Her appearances have been restricted to three. A veil was drawn over 1991, when Seles failed to present herself at the sport's most prestigious championships and neglected to give a reason why. The mystery was allowed to deepen for weeks before a leg injury was mentioned.
The world knows that she has been absent since 1992 as a consequence of the damage, chiefly psychological, inflicted by the knife-wielding Gunther Par- che, a Graf obsessive, who attacked Seles during a change-over when she was playing in Hamburg on 30 April 1993.
During her lengthy rehabilitation, in tho- se moments when she allowed herself to dwell on tennis, Seles would sometimes return in her thou- ghts to Wimbledon, where her performances had fallen short of her great achievements elsewhere.
In 1989, unsure of herself on the grass courts, she won only one game against Graf in the fourth round; in 1990, though improved on the surface, she lost to Zina Garrison in the quarter-finals, 9-7 in the final set; and in 1992, having advanced to the final, she managed to salvage only three games against a rampant Graf.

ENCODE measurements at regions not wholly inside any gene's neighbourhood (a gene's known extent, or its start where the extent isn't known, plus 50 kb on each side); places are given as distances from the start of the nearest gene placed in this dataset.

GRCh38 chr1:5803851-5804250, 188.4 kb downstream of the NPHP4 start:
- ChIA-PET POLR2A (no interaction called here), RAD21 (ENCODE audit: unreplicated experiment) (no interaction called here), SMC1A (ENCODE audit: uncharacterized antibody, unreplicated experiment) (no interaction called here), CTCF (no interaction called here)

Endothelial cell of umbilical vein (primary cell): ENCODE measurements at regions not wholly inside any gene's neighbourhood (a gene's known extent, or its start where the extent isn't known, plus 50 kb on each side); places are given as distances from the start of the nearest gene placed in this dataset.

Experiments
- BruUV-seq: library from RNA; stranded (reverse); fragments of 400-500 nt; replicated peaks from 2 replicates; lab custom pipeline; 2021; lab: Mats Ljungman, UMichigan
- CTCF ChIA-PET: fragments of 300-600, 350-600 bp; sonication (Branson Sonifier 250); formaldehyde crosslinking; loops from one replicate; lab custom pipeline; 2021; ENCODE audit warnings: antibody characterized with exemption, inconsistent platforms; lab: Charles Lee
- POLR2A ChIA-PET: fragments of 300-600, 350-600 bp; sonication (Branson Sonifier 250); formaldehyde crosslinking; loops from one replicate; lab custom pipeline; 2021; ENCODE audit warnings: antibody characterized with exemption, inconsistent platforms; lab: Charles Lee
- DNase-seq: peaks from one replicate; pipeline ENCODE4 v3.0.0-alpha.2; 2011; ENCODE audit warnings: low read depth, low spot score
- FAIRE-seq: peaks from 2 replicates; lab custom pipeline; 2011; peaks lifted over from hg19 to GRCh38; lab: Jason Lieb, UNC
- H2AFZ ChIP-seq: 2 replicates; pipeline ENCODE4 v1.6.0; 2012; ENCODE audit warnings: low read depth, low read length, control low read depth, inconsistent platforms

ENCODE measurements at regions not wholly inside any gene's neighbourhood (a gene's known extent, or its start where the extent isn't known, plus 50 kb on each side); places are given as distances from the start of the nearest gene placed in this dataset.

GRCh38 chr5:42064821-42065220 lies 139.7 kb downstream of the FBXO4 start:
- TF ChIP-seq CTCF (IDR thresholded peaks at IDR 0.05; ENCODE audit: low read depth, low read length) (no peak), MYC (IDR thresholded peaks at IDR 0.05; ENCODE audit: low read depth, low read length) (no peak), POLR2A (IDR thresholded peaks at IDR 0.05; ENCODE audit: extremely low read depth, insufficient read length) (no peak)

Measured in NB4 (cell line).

In the last instance, it might be argued, there were extenuating circumstances. What began as a media stunt, a "gruntometer" recording Seles's decibels, had serious overtones. The French player, Nathalie Tauziat, raised the matter of Seles's grunting after losing to her in the quarter-finals, and Martina Navratilova complained to the umpire about it during the semi- final.
Seles made a conscious effort to curb herself in the final. "I just thought hopefully I can start [not grunting] somewhere, so I started here," she said afterwards. The defeat, 6-2, 6-1, ended her 41-match winning streak in Grand Slam matches and was her first in seven Grand Slam finals.
Graf remembers that she dominated the final with comparative ease. "I played the best tennis, and she obviously didn't rise to the occasion," the champion said. "I don't think I could really have played a much better match. I didn't do anything spectacular, I just played solid throughout. Monica didn't get into the match at all. She didn't get a chance. I served too well, or she just didn't return as good. Her serve wasn't strong enough to put pressure on me."